The Stylus Epic Zoom 80, which was known as the μ[mju:]-II Zoom 80 outside the US, was feature-packed, starting with autofocus and autoexposure. The telescoping lens zooms from 38 to 80 mm. It’s flash can adjust to reduce red eye, fill to brighten shadows, and fire in conjunction with a slow shutter speed for better night shots. It also has “infinity mode” that focuses on infinity for landscape shots, and “backlight mode” that reduces exposure by a stop and a half when your subject is lit from behind. What it lacks is any manual control whatsoever.

Olympus Stylus Epic Zoom 80

This camera is small; it reminds me of a bar of soap in my hand. Its design is so modern that if you took this camera out in public nobody would give it a second glance because they’d think it was digital.

This is my second Stylus Epic Zoom 80. I gave my first one away several years ago and missed it, so when I came upon another for cheap recently (ahh, supply and demand) I nabbed it. I immediately put a roll of Kodak T-Max 400 through it. When the film came back from the processor, I was reminded of this camera’s two big flaws.

Blown out bushes

Flaw #1: In contrasty situations, the exposure system seems biased toward resolving the darker areas, which has the effect of blowing out the lighter areas.

The Flaw

Flaw #2: The lens has a tendency to produce a curved flare in the image’s corners. I can’t figure out what lighting conditions bring this on, but it happened on at least one shot on every roll with both of my Stylus Epic Zoom 80s. The camera forums are full of stories from other users who experienced this problem.

Another issue that doesn’t quite rise to the level of Flaw: At full zoom, the lens goes a little soft. The zoom isn’t that deep anyway, so I hardly use it. When I want a tighter shot I just move in closer.

What makes me call out these issues is that they stand in such stark contrast to how pleasant this camera is to use and what good results it can otherwise return. I slipped it into my pocket on a recent bike ride – it’s so small and light I hardly noticed it. It feels good in my hands. I can slide the lens cover out of the way with one hand, and by the time I get the camera to my eye the lens has finished extending. The shutter button is right where my finger wants it to be. All I have to do is frame my shots. The viewfinder isn’t very big, but it’s plenty bright and surprisingly accurate. This signed tree is in a wooded lot not far from my home.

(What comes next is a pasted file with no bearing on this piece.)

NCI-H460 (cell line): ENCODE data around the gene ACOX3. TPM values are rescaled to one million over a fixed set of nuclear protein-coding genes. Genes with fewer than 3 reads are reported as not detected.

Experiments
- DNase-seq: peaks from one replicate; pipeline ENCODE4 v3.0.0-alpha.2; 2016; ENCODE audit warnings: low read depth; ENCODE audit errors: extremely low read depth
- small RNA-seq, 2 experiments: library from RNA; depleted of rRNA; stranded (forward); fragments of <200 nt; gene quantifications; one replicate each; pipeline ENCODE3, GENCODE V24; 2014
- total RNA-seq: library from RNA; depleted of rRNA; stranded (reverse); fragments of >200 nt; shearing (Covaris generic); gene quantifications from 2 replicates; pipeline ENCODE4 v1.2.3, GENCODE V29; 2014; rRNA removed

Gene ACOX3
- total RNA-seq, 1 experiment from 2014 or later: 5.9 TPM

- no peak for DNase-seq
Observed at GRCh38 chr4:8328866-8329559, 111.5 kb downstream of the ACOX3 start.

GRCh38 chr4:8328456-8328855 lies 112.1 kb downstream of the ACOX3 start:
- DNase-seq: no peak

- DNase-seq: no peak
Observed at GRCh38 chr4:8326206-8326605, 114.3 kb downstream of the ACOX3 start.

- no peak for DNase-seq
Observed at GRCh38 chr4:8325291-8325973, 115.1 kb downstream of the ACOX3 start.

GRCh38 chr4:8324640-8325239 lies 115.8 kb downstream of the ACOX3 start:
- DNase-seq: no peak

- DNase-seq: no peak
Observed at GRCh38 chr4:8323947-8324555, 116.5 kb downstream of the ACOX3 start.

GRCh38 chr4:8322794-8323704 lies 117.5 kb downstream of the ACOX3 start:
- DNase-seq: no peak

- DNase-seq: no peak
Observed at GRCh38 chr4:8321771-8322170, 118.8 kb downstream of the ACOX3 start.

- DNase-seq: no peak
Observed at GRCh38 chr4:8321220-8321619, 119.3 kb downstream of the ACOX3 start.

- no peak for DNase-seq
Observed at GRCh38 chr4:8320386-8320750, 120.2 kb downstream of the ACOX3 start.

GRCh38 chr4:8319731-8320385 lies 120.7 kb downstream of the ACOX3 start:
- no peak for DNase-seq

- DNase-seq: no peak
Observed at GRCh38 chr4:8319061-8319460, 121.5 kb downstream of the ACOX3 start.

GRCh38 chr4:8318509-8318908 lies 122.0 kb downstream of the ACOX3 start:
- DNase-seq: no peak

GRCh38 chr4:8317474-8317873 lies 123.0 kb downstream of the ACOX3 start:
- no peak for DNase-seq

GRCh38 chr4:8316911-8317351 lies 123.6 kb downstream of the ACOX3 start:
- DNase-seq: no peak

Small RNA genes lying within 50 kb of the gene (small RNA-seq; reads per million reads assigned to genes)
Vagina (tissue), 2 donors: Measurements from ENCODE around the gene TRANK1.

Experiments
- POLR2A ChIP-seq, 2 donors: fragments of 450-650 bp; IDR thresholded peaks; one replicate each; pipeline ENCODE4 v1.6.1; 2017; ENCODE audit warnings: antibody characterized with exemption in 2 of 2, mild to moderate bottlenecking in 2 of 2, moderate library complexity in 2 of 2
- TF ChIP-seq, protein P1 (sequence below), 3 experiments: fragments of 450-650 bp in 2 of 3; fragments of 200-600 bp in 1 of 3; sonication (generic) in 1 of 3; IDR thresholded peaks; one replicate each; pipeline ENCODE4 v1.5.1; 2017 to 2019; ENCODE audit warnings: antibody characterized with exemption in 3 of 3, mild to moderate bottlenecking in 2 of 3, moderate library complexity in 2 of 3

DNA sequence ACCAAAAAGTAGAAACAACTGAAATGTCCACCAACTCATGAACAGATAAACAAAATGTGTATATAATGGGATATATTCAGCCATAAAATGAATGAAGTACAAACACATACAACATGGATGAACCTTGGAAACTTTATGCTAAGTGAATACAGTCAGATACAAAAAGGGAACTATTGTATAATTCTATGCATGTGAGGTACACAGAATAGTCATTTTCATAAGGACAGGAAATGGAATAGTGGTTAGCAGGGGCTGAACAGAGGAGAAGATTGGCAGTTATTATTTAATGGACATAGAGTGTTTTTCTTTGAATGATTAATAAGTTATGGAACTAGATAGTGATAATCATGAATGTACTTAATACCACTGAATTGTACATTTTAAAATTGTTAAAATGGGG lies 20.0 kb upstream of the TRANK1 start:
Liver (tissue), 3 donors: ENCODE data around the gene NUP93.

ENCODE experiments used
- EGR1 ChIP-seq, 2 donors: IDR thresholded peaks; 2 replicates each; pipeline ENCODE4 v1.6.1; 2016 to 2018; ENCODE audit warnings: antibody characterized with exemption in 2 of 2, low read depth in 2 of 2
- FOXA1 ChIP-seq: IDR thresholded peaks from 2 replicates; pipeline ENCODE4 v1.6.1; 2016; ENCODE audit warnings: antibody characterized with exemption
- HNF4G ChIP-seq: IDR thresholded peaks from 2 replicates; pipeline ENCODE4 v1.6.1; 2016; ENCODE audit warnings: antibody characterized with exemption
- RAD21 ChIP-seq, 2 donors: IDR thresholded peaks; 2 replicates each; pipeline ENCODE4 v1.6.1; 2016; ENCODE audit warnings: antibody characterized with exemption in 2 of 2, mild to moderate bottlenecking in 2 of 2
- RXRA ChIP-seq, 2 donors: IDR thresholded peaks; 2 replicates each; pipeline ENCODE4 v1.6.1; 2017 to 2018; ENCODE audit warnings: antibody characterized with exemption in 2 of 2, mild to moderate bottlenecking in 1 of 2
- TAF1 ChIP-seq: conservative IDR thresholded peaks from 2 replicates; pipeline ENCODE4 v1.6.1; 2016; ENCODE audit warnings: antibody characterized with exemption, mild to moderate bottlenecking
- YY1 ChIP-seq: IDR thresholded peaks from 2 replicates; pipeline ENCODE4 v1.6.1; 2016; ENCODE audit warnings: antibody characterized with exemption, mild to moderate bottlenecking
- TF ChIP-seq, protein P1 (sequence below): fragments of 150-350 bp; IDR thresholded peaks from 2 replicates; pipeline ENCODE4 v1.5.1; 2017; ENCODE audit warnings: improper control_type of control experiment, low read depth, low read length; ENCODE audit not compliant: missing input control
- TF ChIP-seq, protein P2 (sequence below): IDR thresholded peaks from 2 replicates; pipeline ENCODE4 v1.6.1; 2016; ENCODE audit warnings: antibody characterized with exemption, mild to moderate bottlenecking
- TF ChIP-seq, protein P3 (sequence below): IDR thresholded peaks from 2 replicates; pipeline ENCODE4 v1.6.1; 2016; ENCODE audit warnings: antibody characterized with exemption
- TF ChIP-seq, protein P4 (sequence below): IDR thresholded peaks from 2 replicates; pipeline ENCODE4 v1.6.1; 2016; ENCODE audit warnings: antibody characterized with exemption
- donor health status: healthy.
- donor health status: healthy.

No Dumping

It was a day for shooting trees, I guess. I’m super impressed with the tones in this shot.


It’s fitting that when my previous Stylus Epic Zoom 80 was my go-to camera, I shot plenty of my go-to film, Fujicolor 200, in it. I took it on my early road trips. State Road 45 is a twisty handful to drive between Bean Blossom and Bloomington.

SR 45 WB W of Trevlac

State Road 62 is also twisty fun through some of Indiana’s southernmost counties. Here, the road curves around a rock formation at the entrance to Harrison-Crawford State Forest.

SR 62 at SR 462 6 mi W of Corydon by Harrison Crawford State Forest

This is the Ohio River at the town of Leavenworth, which is also on State Road 62.

Ohio River SR 62 EB W edge of Leavenworth

I took my Stylus Epic Zoom 80 on my third and final mission trip to Mexico in 2006. Vida Nueva Ministries has a large compound outside Piedras Negras in Coahuila. They run a school there; this animated student wouldn’t rest until I took his picture.

Happy student

This is a side street in Piedras Negras near their open market, where they are happy to take gringo dollars.

Piedras Negras

The last road trip I made before I bought my first digital camera included a stop at the Bridgeton covered bridge. It had just been rebuilt after an arsonist destroyed the original 1868 bridge. It was a rare opportunity to photograph brand new wooden Burr arch trusses.

Bridgeton Covered Bridge

Outside, the scene looked like a set from Little House on the Prairie.

Bridgeton Covered Bridge

If this were my only camera I’d find its flaws to be a major bummer, especially that unpredictable flare. It’s a shame, because otherwise there’s so much to like about the Stylus Epic Zoom 80.

See more photos from this camera in my Olympus Stylus Epic Zoom 80 gallery.

Do you like vintage cameras? Then check out my entire collection!